Celebrity trainer Ashley Borden is a major proponent of foam rolling—for her clients, it’s a non-negotiable element of their fitness routine. That’s because spending a little one-on-one time with a foam roller can help improve your mobility so every exercise is more efficient and effective, putting you closer to your goals, whether you’re looking to build lean muscle or burn fat.
But knowing how to use that cylindrical tool you see stacked up by the mats at the gym can be a little confusing. The name implies a rolling motion, but there’s more to it than that. Here we have Borden share what you need to know about foam rolling, and how it can help you crush it at the gym.
Foam rolling means rolling out your muscles with a piece of hard foam, and it might feel a little painful.
Foam rolling is a way to help smooth out your fascia, the connective tissue that stretches over and through your muscles. “Inactivity, repetitive motion, and injuries can cause the fascia and the underlying muscle tissue to bind together. This causes ‘knots’ or ‘trigger points,’ that lead to tightness,” explains Borden. When you roll out, you release these knots, and this helps reduce muscle tightness and improve joint mobility.
This process is typically accomplished with a foam roller (aptly named, huh?), which is a cylindrical tool typically made of dense foam plastic. (There are other tools like massage sticks and therapy balls that are designed to help work out the knots, too.) “When you foam roll it’s like getting a mini massage before you train,” explains Borden. And while that sounds deliciously wonderful, foam rolling can actually feel a little painful, especially if your muscles are extra tight and sore, she adds. (If you feel sharp pains always stop and check in with your doctor.)
Relieving muscle tightness can directly improve the quality of your workouts.
Foam roll then work out. “When muscles are not restricted by tightness, the body has more range of motion and muscles can fire at peak efficiency during exercise,” explains Borden. Range of motion refers to how much you can move around a joint. For example, with better range of motion in your hips and knees, you’ll be able to get deeper into a squat.
By doing exercises correctly, and through your full range of motion (which, by the way, will improve as you get better), the moves become more effective which helps build lean muscle mass. Not only does this help with general strength goals, but also fat loss—having more muscle mass takes more energy for your body to maintain, which increases your basal metabolic rate (or BMR), or how many calories your body burns at rest.
Reducing tightness can also help minimize muscular imbalances in opposing muscle groups (the ones that work together to help you move in everyday life and in the gym, like your chest and back and biceps and triceps). Tightness in one of these muscle groups can interfere with your ability to engage the other—for example, if your quads are super tight, you’ll have a tough time engaging your glutes during a squat, which can lead to overdeveloped quads and underdeveloped glutes, Borden explains. Less tightness also cuts down on your risk for muscle and ligament strains, as well as general discomfort, she adds.
Think of foam rolling as an essential building block to your regular workout.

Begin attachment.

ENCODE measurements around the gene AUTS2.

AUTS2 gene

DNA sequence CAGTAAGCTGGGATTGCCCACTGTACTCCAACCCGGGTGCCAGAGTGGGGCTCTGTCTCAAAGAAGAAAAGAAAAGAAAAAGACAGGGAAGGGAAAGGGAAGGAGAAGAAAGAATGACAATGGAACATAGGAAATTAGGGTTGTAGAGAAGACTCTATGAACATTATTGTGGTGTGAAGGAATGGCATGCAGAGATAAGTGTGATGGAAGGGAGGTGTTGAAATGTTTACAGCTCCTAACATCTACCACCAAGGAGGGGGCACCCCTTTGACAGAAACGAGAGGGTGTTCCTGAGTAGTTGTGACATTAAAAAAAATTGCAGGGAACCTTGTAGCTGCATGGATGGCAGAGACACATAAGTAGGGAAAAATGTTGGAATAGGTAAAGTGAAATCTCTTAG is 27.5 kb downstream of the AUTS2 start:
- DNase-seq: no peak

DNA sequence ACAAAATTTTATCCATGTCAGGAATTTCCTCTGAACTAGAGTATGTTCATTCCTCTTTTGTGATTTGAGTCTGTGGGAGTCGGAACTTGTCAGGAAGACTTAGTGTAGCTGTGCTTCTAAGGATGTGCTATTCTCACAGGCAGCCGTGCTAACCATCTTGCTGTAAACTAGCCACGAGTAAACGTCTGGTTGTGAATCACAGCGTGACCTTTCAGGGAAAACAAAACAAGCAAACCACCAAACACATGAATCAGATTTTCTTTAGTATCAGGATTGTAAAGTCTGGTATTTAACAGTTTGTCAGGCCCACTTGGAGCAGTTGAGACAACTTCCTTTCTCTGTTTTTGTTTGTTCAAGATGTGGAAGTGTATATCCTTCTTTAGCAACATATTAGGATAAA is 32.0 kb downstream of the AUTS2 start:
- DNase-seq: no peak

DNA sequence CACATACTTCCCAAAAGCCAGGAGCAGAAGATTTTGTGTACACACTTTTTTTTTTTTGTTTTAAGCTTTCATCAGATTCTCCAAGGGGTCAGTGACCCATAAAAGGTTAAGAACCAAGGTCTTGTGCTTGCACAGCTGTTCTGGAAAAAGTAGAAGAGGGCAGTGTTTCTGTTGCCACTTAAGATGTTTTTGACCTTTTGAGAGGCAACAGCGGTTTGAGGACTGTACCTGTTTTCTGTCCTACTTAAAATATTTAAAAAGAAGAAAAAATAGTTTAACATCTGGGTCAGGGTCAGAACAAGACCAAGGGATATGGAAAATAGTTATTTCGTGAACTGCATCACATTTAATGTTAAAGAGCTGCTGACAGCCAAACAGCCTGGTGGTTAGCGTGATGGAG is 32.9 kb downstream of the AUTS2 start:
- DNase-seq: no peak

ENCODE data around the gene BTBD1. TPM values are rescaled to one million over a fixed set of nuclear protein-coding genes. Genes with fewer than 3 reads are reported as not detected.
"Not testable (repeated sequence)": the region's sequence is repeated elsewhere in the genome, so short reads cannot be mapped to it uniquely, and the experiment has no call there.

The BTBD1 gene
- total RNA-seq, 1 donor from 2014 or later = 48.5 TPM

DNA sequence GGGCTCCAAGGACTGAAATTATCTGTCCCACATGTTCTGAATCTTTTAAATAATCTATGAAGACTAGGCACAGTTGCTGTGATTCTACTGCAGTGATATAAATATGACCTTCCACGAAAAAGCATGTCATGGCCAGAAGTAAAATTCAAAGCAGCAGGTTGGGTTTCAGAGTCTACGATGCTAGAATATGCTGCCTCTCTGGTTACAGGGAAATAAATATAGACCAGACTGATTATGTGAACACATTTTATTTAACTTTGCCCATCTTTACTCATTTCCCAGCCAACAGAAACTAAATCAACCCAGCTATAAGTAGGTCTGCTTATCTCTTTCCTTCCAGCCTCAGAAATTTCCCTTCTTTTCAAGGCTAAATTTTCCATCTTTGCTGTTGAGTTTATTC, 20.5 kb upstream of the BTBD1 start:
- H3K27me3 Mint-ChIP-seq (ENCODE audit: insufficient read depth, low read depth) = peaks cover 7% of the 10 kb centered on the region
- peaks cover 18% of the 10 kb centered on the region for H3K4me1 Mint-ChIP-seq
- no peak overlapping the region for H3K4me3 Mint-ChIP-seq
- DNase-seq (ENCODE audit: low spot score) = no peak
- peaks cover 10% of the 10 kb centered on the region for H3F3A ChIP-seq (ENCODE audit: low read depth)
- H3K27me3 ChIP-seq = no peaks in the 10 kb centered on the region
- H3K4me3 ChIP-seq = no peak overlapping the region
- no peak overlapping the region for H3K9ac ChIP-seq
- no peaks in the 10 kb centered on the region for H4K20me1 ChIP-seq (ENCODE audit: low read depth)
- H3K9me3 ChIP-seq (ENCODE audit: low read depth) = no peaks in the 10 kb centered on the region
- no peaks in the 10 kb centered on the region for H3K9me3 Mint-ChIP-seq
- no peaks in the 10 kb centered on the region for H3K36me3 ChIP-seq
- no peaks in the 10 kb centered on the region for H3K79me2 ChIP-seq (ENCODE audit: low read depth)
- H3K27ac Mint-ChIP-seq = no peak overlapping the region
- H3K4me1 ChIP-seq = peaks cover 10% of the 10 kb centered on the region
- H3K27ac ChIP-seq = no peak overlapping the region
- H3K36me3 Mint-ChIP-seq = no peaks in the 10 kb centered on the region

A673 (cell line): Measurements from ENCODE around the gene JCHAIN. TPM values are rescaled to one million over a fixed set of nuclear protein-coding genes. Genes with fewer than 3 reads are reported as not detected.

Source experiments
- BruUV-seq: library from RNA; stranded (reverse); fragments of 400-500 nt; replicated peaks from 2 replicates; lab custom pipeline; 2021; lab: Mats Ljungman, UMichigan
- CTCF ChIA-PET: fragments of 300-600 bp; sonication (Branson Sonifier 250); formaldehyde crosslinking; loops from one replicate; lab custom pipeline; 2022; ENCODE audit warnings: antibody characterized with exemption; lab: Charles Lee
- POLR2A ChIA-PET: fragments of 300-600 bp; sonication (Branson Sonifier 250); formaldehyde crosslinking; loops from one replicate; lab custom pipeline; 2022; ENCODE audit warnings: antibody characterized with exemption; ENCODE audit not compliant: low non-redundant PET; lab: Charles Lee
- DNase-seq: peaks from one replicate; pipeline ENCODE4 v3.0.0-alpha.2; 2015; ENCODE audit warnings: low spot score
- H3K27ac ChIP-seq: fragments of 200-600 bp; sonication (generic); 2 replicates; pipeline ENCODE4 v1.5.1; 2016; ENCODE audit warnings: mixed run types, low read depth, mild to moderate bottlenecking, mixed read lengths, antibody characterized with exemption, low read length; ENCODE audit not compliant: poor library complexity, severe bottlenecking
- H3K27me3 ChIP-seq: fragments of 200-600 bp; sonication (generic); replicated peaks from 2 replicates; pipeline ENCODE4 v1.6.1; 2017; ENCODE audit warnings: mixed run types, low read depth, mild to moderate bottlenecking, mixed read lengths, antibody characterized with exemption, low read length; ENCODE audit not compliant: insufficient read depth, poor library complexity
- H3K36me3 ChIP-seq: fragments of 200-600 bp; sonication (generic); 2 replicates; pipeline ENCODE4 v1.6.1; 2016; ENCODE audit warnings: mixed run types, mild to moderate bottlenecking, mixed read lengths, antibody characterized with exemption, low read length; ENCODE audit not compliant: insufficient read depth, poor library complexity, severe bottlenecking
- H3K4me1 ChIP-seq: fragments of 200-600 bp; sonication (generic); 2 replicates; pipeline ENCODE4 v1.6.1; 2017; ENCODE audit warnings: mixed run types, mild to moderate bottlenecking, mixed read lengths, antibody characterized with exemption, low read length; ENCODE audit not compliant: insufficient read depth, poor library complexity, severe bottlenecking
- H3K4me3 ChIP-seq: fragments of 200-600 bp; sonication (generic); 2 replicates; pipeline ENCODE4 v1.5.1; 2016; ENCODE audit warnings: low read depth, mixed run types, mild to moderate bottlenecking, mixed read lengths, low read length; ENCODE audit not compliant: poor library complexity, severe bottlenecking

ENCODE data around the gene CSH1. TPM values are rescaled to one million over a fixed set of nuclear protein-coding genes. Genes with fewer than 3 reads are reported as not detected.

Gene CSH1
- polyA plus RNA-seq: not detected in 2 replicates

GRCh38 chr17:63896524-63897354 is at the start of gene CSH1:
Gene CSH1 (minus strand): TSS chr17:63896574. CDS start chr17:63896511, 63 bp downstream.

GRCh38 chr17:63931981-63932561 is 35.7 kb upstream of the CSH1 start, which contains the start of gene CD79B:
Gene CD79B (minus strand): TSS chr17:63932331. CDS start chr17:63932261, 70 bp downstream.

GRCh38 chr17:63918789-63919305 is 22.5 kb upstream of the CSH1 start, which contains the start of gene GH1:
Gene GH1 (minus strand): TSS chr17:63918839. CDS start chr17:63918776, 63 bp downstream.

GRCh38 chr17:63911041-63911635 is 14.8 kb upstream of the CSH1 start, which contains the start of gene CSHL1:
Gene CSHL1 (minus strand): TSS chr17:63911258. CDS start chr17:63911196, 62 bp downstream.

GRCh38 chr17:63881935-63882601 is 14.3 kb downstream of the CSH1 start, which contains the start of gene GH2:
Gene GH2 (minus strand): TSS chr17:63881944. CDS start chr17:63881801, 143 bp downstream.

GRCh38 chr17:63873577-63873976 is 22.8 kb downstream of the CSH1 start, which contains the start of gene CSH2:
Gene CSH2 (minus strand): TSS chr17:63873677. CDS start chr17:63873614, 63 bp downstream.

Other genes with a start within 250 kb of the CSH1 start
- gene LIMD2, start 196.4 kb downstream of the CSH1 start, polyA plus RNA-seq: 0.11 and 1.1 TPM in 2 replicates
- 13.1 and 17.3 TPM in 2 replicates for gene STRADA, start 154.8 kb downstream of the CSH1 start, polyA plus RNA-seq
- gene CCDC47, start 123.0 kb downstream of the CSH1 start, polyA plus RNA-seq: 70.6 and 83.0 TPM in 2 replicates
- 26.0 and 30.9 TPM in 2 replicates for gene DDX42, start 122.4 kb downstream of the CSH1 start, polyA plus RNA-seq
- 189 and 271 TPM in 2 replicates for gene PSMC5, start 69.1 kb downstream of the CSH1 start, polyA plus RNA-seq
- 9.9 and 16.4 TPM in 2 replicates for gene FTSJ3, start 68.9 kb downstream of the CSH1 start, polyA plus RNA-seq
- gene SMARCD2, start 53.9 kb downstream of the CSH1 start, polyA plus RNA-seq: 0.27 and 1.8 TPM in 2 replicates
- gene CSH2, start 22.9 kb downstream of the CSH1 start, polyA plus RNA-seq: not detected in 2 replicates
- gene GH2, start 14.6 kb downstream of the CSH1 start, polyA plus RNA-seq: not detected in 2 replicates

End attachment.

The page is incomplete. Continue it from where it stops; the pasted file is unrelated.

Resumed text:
In the short term, foam rolling can provide immediate relief from body pain due to tightness. You may notice that your legs start to feel light and tingly because foam rolling also increases circulation, says Borden. It will also help you feel more connected to your body, she adds—and when your body and mind are in sync, your workout tends to be on point.
And there’s an obvious long-term payoff, too. Strength training is an essential part of a balanced workout program—and foam rolling plays a major part in making sure that tightness and knots don’t get in your way and kill your workout vibe. Reducing tightness can also help you perform your best during non-strength workouts, too, as mobility is essential for runners, bikers, dancers, and swimmers, too.
Ultimately, foam rolling can help make the time you spend training more efficient and effective. Here’s how to do it the right way.
First, locate the foam rollers at your gym or buy one for yourself—for something that delivers big results, it’s relatively inexpensive and worth the investment. Most are under $ 25. Borden likes simple EVA high-density foam rollers, which is a basic type of foam roller made of dense EVA plastic. “They’re light, mobile, and sturdy,” she says.
Get in the habit of rolling out before every workout, explains Borden. “Give yourself five to 10 minutes and focus on the muscles you are using in that particular workout.” For example, spend extra time on your quads and calves before indoor cycling. For a full-body workout, she recommends focusing on muscles like your upper back and quads as these muscles are used in many compound exercises. Check in with your body and think about what needs attention—if you’re feeling a little sore or tight that’s a sign you might want to spend time foam rolling that muscle area. (Note, if you’re experience sharp pains or recovering from an injury or surgery, consult a doctor, not a foam roller.)
Here are a few moves to get you started:
Foam rolling helps even if you’re not about to work out, says Borden. “Wind down after your day by spending more time on areas of your body that feel tighter. I like to catch up on my mindless reality TV while I roll out,” says Borden.
Next time you’re at the gym, get your workout rolling with a foam roller. (I’m not even the least bit sorry about that joke.) Once you see how amazing you feel during your workout, you’ll be hooked.
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